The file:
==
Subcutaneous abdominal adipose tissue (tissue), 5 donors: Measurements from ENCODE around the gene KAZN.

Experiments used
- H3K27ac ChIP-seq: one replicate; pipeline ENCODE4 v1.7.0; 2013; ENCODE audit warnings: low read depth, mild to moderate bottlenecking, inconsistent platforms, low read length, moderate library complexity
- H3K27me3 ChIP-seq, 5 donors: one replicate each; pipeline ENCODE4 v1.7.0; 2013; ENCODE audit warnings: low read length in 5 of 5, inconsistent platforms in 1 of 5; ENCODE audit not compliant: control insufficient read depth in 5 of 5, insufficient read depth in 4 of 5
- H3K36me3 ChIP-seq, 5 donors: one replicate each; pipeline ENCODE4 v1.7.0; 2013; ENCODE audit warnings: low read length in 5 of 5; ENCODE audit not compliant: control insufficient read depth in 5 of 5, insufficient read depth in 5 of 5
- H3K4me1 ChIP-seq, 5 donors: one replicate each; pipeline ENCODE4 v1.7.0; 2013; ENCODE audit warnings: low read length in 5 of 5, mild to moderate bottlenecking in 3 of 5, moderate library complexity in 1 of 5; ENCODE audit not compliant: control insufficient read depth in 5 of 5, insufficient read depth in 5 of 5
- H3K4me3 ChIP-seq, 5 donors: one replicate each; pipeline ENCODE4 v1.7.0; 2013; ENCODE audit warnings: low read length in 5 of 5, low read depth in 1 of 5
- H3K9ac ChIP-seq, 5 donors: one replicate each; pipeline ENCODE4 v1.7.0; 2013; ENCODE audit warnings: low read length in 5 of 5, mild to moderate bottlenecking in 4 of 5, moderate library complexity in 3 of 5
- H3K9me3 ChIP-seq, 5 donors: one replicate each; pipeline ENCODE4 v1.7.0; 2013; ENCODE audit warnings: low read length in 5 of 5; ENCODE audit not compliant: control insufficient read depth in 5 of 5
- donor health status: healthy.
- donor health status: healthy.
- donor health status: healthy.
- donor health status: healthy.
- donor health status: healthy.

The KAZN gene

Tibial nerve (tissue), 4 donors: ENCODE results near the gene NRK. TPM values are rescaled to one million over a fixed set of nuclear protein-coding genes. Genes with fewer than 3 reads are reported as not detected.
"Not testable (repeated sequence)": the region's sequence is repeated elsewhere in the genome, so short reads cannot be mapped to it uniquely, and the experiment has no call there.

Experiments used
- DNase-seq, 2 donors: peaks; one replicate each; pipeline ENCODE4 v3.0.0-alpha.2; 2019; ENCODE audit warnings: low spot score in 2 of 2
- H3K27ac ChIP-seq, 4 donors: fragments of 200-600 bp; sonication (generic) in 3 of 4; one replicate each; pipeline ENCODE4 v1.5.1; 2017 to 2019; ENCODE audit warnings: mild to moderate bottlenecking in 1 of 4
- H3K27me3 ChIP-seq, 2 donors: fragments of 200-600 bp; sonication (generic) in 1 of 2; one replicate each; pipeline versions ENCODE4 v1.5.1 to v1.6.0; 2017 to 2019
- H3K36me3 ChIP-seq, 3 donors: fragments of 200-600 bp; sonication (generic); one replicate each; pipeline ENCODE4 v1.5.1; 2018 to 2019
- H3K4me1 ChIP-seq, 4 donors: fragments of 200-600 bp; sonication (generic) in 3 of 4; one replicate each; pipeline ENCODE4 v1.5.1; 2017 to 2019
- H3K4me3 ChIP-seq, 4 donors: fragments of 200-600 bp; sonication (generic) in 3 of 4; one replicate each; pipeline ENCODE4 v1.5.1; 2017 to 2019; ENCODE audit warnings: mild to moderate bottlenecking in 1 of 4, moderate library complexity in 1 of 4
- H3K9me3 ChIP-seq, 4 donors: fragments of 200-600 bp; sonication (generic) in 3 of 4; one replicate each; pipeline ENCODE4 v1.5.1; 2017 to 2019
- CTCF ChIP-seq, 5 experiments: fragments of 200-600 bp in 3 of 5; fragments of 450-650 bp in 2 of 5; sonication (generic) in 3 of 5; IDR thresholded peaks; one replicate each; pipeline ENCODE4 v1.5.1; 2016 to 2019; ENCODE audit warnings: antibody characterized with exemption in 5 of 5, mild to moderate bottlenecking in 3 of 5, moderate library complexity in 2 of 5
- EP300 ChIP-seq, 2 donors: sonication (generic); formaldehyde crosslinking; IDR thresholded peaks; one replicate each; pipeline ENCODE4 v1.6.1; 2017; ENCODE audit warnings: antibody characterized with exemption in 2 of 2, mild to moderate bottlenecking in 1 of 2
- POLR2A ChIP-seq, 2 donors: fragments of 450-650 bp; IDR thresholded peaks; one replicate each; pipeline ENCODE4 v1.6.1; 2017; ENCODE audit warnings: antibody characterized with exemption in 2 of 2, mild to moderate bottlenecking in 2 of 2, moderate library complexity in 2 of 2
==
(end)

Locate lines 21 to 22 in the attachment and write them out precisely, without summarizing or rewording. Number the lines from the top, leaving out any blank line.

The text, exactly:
- H3K27me3 ChIP-seq, 2 donors: fragments of 200-600 bp; sonication (generic) in 1 of 2; one replicate each; pipeline versions ENCODE4 v1.5.1 to v1.6.0; 2017 to 2019
- H3K36me3 ChIP-seq, 3 donors: fragments of 200-600 bp; sonication (generic); one replicate each; pipeline ENCODE4 v1.5.1; 2018 to 2019